Symptoms-Based Phenotypes Among Women With Dysmenorrhea: A Latent Class Analysis

    loading  Checking for direct PDF access through Ovid


Dysmenorrhea is highly prevalent and may increase women’s risk for developing other chronic pain conditions. Although it is highly variable, symptom-based dysmenorrhea phenotypes have not been identified. The aims of the study were to identify symptom-based dysmenorrhea phenotypes and examine their relationships with demographic and clinical characteristics. In a cross-sectional study, 762 women with dysmenorrhea rated severity of 14 dysmenorrhea-related symptoms. Using latent class analysis, we identified three distinctive phenotypes. Women in the “mild localized pain” phenotype (n = 202, 26.51%) had mild abdominal cramps and dull abdominal pain/discomfort. Women in the “severe localized pain” phenotype (n = 412, 54.07%) had severe abdominal cramps. Women in the “multiple severe symptoms” phenotype (n = 148, 19.42%) had severe pain at multiple locations and multiple gastrointestinal symptoms. Race, ethnicity, age, and comorbid chronic pain conditions were significantly associated with phenotypes. Identification of these symptom-based phenotypes provides a foundation for research examining genotype–phenotype associations, etiologic mechanisms, and/or variability in treatment responses.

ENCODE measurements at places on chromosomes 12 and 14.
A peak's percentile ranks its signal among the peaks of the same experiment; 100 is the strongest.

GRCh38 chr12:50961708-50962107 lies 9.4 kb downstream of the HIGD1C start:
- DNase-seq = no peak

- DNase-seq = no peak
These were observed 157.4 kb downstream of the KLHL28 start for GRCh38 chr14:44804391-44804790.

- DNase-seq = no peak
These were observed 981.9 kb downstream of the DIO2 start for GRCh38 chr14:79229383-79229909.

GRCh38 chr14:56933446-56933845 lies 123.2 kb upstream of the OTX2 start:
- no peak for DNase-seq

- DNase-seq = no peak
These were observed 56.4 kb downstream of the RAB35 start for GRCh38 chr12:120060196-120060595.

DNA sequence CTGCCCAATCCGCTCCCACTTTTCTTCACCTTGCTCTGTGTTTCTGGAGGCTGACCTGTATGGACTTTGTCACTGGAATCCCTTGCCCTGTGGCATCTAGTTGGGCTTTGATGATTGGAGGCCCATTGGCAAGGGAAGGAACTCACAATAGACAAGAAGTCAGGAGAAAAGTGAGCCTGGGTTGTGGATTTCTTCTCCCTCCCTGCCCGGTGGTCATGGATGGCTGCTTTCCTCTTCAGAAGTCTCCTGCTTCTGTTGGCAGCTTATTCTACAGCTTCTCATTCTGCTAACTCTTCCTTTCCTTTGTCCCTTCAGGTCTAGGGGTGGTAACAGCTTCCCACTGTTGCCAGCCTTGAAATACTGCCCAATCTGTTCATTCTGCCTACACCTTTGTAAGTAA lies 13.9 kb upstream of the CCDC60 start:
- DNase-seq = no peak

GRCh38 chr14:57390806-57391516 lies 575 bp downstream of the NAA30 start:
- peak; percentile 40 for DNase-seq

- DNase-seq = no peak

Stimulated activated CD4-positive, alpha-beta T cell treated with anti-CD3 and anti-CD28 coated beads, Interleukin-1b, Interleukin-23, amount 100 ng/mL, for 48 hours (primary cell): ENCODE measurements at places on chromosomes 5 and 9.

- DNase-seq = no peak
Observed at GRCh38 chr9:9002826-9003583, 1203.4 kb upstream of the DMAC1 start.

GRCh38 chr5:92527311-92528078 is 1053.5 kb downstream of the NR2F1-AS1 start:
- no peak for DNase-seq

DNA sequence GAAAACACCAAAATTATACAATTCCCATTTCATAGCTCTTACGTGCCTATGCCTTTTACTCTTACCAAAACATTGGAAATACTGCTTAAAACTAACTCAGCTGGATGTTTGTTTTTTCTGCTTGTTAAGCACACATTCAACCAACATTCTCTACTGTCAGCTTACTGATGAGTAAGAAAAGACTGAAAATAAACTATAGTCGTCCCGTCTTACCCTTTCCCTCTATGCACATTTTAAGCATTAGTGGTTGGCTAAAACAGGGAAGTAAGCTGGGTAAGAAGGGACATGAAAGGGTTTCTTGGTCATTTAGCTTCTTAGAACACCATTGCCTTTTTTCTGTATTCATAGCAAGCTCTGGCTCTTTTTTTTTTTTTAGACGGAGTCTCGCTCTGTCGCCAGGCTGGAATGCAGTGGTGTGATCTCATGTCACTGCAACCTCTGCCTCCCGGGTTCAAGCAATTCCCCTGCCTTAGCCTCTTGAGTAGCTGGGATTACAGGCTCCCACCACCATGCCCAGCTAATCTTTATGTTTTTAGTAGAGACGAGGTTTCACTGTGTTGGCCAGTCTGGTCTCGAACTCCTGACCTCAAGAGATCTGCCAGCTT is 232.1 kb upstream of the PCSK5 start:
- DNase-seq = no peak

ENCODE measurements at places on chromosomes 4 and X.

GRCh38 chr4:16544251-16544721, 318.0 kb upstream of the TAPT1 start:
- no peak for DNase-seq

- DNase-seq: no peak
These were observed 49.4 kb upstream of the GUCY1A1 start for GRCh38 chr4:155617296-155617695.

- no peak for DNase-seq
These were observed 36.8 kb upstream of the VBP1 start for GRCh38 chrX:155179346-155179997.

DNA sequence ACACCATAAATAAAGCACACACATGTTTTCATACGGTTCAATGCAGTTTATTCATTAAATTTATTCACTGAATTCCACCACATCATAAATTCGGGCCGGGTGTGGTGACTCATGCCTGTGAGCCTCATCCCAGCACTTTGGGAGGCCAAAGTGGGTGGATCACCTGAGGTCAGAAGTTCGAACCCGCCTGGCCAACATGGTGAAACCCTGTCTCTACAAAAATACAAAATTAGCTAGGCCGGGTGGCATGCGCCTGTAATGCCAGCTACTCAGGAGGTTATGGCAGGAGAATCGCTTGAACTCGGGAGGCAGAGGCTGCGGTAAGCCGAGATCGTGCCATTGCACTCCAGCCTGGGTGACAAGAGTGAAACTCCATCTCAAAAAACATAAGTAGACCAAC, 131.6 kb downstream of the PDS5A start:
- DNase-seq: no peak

loading  Loading Related Articles